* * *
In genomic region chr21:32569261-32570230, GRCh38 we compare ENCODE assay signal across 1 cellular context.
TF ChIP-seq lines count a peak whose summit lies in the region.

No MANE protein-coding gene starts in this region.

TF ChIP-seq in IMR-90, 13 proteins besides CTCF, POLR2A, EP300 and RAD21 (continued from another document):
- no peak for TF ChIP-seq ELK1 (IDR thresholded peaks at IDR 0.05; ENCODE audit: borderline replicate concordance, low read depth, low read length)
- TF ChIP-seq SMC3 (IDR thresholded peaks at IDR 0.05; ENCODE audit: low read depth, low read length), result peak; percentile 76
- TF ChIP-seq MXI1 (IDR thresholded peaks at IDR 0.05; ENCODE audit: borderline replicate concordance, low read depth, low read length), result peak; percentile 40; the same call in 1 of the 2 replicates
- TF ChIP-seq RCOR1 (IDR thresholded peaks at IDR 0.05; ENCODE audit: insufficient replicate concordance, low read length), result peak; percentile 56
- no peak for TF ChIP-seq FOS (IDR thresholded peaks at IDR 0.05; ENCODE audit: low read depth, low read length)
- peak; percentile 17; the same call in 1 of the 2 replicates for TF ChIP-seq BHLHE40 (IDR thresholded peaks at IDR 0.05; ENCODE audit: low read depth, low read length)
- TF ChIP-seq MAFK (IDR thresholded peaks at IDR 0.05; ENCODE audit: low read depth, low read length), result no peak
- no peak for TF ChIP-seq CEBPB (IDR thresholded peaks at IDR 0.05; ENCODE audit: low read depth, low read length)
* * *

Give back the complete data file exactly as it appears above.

In genomic region chr21:32569261-32570230, GRCh38 we compare ENCODE assay signal across 1 cellular context.
TF ChIP-seq lines count a peak whose summit lies in the region.

No MANE protein-coding gene starts in this region.

TF ChIP-seq in IMR-90, 13 proteins besides CTCF, POLR2A, EP300 and RAD21 (continued from another document):
- no peak for TF ChIP-seq ELK1 (IDR thresholded peaks at IDR 0.05; ENCODE audit: borderline replicate concordance, low read depth, low read length)
- TF ChIP-seq SMC3 (IDR thresholded peaks at IDR 0.05; ENCODE audit: low read depth, low read length), result peak; percentile 76
- TF ChIP-seq MXI1 (IDR thresholded peaks at IDR 0.05; ENCODE audit: borderline replicate concordance, low read depth, low read length), result peak; percentile 40; the same call in 1 of the 2 replicates
- TF ChIP-seq RCOR1 (IDR thresholded peaks at IDR 0.05; ENCODE audit: insufficient replicate concordance, low read length), result peak; percentile 56
- no peak for TF ChIP-seq FOS (IDR thresholded peaks at IDR 0.05; ENCODE audit: low read depth, low read length)
- peak; percentile 17; the same call in 1 of the 2 replicates for TF ChIP-seq BHLHE40 (IDR thresholded peaks at IDR 0.05; ENCODE audit: low read depth, low read length)
- TF ChIP-seq MAFK (IDR thresholded peaks at IDR 0.05; ENCODE audit: low read depth, low read length), result no peak
- no peak for TF ChIP-seq CEBPB (IDR thresholded peaks at IDR 0.05; ENCODE audit: low read depth, low read length)